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Flounder Fishing

North East Florida is blessed with some of the most consistently beautiful weather in the US. Our clime not only attracts tourist, but hoards of fish year-round. No matter what the season, there is always something worth catching in the waters surrounding North East Florida.

Some larger flounder are showing up around the jetties and must have moved in from offshore. Smaller flatties can be found in the ICW creeks. Drum are still being caught. Whiting catches have picked up, and some large pompano have been caught in the surf and in area inlets.

Flounder when it comes to Florida flatfish

St. Johns River

River Notes: Specializing in Largemouth Bass, Bluegill and Catfish. Saltwater species include redfish, flounder, tarpon, and the brackish water sea trout. Longest river in Florida stretching 310 miles. It is not uncommon to see dolphins in the river east of Jacksonville, manatees in the springtime when the water warms up, alligators, bald eagles, ospreys, stingrays, and many species of fish, both salt and fresh water.When it comes to producing Southern flounder, few places can match what North East Florida and St. Johns river have to offer. The flounder in these waters run big, and they're often plentiful.

The key in catching them, however, lies in knowing where they're lurking and the best tactics to get them to bite.

Flounder rigs use beaded casting sinkers or trolling sinkers. These sinkers are elongated and streamlined, allowing them to be bumped along the bottom with less chance of hanging on structure. The line is tied directly to one end of the sinker and the leader is tied to the other end. A twelve to eighteen-inch leader ties to a kayle or circle hook. These rigs are ideal for dragging a live bait slowly along the bottom in search of flounder. Small mullet, mud minnows and other small live fish are ideal flounder bait with this rig.

Flounder Recipes

Flounders Fish 'n Chips

1 cup vegetable oil

8 ounces fresh white fish*

2 cups flour

1 cup cornmeal

1 egg

1 cup milk

1/2 cup water

Spicy Sauce, recipe follows

1 lemon, cut into wedges

Heat oil to medium-high heat in large, flat skillet. Rinse fish in cold water and pat dry with paper towels. Combine flour and cornmeal together and set aside in large bowl. Combine egg, milk and water in a medium size bowl and whip together. Dip fish into milk mixture and then coat with cornmeal mixture.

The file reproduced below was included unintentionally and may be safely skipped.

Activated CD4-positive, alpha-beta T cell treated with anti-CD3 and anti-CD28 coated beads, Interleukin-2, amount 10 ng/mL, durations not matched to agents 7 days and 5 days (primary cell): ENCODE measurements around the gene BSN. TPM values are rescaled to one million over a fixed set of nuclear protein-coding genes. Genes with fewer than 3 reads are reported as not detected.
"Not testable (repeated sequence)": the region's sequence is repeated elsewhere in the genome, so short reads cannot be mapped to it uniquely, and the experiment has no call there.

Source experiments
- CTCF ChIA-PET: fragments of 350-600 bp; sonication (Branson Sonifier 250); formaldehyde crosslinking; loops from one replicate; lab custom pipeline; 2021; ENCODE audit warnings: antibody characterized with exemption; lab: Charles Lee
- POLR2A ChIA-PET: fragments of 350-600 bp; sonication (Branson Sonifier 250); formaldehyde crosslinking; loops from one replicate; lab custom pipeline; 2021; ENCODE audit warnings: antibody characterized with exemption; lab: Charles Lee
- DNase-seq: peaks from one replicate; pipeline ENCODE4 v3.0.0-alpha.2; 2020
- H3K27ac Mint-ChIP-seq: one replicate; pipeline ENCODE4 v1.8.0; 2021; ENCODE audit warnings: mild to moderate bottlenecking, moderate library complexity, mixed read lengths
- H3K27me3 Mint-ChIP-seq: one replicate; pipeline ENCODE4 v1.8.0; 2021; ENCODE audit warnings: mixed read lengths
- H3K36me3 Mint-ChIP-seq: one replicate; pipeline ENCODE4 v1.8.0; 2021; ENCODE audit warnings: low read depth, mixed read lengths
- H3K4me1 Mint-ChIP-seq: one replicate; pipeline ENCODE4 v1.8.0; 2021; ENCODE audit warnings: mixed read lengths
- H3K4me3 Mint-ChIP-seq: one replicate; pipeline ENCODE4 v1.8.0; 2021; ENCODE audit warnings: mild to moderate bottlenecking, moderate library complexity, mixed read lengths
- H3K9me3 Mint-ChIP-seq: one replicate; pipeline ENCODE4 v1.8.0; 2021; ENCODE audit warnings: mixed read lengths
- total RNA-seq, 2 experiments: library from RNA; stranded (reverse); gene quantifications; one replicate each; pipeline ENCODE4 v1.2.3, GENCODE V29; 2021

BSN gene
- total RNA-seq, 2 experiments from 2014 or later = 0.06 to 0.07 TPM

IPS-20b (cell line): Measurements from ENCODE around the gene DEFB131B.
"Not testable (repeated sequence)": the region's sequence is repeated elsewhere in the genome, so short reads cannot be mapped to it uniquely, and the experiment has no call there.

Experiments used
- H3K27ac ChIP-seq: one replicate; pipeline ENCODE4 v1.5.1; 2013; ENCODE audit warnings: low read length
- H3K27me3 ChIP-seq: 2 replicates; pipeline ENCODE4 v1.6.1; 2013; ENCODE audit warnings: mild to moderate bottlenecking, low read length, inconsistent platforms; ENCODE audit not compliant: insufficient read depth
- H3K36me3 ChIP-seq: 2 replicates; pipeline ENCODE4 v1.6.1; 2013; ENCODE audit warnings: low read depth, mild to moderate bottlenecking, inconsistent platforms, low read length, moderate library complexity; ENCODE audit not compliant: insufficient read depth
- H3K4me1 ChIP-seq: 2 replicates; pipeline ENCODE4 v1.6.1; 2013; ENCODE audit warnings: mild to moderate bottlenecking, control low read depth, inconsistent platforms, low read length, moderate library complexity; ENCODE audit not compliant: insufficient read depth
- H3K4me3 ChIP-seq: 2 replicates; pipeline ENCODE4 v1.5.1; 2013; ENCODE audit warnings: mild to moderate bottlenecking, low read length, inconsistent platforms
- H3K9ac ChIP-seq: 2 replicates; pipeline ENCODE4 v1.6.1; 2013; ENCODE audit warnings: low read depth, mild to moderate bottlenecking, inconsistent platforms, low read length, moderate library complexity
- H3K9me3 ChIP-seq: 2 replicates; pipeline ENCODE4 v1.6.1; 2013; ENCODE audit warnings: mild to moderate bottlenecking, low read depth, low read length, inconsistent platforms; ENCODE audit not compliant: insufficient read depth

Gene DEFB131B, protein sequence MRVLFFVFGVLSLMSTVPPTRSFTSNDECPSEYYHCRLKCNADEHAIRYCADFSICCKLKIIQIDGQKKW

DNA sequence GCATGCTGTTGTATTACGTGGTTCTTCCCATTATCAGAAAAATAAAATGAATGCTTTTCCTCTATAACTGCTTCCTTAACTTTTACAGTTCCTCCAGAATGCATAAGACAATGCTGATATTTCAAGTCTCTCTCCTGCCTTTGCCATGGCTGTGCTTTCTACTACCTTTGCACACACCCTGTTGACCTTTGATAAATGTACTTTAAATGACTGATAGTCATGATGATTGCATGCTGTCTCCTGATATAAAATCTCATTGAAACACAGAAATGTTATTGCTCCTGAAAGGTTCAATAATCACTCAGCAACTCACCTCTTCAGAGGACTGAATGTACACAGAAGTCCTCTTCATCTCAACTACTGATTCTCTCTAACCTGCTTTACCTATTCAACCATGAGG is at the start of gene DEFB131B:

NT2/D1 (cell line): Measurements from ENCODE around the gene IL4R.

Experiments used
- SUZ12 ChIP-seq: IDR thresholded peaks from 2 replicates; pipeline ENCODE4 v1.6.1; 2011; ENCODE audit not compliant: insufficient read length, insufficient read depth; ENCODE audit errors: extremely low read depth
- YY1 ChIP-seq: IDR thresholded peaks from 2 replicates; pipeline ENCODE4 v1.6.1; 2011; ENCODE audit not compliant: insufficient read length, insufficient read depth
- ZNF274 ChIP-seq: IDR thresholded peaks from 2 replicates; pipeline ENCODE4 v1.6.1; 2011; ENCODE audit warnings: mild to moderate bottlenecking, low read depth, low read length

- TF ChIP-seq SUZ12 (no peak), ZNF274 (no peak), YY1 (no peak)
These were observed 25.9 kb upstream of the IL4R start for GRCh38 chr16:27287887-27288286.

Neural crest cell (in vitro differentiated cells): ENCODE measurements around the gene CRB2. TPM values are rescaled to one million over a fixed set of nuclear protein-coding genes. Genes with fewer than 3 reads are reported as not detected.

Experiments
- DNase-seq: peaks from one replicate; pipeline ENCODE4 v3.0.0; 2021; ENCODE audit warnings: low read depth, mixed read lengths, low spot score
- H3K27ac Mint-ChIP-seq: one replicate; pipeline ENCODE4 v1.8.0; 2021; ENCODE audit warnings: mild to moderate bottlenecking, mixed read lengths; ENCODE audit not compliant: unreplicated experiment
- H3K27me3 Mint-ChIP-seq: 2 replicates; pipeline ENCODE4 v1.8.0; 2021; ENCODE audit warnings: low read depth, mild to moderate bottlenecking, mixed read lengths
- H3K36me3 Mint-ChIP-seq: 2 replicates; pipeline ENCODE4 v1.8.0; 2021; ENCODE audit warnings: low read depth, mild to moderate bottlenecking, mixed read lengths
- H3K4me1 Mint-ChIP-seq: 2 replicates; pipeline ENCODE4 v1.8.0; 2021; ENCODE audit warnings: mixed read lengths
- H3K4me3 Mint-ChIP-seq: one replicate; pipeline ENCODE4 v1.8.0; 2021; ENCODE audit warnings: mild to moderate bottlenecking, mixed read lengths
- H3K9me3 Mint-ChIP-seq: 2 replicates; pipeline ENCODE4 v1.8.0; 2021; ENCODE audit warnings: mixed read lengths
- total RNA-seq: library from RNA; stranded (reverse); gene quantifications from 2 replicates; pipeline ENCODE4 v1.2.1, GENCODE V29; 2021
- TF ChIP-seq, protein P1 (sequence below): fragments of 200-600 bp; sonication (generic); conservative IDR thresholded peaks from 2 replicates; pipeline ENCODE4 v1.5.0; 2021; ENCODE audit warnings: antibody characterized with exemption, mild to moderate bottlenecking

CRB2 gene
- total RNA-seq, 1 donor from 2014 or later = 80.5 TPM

Carefully lay fillets in the hot oil from front to back, being careful not to splash. Using tongs to do this is recommended. The oil should just cover the fish. Cook fish until golden brown, this should take about 4 to 7 minutes depending on your stove. To check doneness, break open fillet: it should be white all the way through, with no transparency. Serve with Spicy Sauce and wedge of lemon.

White fish of your choice can be Cod, Flounder, and Haddock.

Flounder Stuffed with Shrimps and Scallops


8 medium scallops

1/2 sticks (2 oz) 50 g butter

2/3 cup (150 ml) 1/4 pt dry white wine

4 medium flounder

2/3 cup (150 ml) 1/4 pt Béchamel Sauce

4 oz (100 g) peeled cooked prawns

Salt and freshly ground black pepper

Squeeze of lemon juice

Chervil or parsley sprigs to garnish


Open the scallops clean and prepare. Slice the white flesh and sauté gently, with the corals, in the butter for 2 minutes, then add the wine and continue to cook for a further 3 or 4 minutes.

Remove the scallops with a slotted spoon, separate the corals and reserve with the white flesh, and keep warm on a heated plate.

Bone the flounder for stuffing or ask your fishmonger to do this.

Into the warmed Béchamel Sauce, stir in 3 to 4 tablespoons of stock from the scallops, and mix in the prawns and white flesh of the scallops.

Season with salt and pepper to taste. Stuff this mixture into the cavities of the flounder, arrange on a lightly buttered baking dish and squeeze a little lemon juice all over and dot with butter.